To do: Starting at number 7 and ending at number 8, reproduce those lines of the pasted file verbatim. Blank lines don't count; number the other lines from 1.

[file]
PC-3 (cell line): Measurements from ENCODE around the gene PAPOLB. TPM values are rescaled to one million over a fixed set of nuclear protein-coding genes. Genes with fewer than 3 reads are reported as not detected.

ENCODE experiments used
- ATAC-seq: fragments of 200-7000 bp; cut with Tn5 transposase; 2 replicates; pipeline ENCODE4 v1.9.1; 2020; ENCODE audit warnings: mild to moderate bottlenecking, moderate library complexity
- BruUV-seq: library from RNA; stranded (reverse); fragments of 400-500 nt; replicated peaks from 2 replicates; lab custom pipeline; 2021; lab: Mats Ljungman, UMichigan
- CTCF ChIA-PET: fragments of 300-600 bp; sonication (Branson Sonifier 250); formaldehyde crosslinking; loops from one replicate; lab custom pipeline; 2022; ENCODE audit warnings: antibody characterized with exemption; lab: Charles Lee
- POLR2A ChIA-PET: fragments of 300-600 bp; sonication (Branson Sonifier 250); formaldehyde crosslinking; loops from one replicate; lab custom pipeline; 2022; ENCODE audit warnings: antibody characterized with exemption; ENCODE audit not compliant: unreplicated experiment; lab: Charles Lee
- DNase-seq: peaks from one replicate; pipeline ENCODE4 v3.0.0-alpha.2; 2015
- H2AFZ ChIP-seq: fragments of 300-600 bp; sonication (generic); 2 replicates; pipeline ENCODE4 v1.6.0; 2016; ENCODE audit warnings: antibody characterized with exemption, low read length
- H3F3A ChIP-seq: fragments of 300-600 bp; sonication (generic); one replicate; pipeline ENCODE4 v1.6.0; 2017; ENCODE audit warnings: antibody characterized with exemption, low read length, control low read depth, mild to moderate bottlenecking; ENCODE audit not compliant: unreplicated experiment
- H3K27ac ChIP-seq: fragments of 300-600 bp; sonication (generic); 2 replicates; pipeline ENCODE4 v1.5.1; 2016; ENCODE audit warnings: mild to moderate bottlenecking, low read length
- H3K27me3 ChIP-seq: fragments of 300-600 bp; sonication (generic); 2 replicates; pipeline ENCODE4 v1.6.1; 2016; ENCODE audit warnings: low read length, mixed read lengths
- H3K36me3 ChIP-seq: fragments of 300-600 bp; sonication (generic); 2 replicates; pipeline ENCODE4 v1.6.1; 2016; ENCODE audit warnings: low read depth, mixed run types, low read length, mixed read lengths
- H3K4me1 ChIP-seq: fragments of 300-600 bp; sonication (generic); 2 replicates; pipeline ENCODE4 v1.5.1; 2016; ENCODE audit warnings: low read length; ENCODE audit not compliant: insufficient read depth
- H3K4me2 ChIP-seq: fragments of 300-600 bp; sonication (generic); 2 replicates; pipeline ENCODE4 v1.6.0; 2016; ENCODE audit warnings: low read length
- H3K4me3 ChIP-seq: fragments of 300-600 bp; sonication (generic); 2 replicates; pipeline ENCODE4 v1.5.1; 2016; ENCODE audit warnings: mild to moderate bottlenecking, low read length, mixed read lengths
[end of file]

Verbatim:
- DNase-seq: peaks from one replicate; pipeline ENCODE4 v3.0.0-alpha.2; 2015
- H2AFZ ChIP-seq: fragments of 300-600 bp; sonication (generic); 2 replicates; pipeline ENCODE4 v1.6.0; 2016; ENCODE audit warnings: antibody characterized with exemption, low read length